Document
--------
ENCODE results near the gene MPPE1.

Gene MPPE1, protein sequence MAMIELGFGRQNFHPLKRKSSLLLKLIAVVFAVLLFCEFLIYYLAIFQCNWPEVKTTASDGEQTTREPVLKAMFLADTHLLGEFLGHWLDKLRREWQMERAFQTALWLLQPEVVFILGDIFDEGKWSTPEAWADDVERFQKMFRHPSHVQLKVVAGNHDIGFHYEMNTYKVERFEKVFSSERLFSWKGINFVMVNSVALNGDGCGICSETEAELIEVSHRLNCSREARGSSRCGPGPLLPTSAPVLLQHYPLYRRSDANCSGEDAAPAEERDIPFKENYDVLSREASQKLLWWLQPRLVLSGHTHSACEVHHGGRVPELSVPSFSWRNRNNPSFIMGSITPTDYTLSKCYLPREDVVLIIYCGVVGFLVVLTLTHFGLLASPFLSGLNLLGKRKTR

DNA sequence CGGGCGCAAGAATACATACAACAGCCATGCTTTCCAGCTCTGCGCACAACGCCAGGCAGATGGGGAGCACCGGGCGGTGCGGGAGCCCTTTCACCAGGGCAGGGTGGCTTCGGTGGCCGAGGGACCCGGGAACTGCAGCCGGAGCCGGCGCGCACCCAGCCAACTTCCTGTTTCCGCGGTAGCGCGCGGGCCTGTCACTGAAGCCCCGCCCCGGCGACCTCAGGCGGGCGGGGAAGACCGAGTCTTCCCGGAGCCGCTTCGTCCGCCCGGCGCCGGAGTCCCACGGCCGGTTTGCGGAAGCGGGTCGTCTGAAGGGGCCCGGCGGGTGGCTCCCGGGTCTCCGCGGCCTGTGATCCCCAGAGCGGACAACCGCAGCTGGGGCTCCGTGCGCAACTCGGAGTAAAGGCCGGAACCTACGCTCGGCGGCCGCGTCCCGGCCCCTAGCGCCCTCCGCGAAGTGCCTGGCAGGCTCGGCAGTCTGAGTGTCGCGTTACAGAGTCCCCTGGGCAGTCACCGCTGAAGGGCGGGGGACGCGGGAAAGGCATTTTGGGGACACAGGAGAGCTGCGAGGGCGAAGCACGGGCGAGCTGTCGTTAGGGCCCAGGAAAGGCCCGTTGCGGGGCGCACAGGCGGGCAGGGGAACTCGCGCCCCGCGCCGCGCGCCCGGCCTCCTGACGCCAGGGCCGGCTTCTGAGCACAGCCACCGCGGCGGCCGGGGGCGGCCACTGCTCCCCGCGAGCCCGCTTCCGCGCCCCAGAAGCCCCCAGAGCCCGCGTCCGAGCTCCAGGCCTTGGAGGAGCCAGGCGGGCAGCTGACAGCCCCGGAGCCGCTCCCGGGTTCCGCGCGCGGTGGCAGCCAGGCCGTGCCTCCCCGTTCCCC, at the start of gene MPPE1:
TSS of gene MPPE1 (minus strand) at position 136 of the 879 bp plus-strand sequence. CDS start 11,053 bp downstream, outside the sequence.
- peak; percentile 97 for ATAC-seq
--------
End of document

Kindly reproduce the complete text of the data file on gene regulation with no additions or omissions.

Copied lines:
ENCODE results near the gene MPPE1.

Gene MPPE1, protein sequence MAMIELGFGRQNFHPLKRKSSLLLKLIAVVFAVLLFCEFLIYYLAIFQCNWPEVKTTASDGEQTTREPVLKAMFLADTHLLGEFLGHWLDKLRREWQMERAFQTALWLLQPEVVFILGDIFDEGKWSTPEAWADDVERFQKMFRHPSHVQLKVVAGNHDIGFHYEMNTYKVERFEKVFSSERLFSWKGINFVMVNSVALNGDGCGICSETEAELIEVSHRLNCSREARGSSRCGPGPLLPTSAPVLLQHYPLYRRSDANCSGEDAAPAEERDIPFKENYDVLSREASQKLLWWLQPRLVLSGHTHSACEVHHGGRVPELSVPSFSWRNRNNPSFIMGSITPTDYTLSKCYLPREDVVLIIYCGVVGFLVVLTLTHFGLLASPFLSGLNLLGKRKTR

DNA sequence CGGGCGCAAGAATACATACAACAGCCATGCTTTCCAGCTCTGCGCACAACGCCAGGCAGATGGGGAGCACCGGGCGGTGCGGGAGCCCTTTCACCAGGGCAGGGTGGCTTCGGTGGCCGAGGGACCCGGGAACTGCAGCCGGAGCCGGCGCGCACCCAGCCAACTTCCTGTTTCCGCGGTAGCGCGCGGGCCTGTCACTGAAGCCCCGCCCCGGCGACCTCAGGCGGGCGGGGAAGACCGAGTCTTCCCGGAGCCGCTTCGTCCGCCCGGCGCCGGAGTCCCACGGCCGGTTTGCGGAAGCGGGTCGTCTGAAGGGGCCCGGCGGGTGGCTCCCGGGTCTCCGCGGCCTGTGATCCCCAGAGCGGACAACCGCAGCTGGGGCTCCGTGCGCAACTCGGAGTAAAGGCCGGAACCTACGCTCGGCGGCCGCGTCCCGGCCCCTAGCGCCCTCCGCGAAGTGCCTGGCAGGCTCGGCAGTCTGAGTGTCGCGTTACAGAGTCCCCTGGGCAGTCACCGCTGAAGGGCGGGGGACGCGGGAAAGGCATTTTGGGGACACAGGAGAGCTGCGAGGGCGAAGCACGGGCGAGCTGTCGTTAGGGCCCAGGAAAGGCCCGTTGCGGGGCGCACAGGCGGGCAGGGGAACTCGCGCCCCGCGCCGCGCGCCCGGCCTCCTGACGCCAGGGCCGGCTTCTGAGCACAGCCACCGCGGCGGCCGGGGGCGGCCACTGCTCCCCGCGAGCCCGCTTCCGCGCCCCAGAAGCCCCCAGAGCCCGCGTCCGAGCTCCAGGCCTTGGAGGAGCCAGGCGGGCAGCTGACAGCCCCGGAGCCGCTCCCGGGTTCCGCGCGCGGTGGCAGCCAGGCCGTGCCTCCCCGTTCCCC, at the start of gene MPPE1:
TSS of gene MPPE1 (minus strand) at position 136 of the 879 bp plus-strand sequence. CDS start 11,053 bp downstream, outside the sequence.
- peak; percentile 97 for ATAC-seq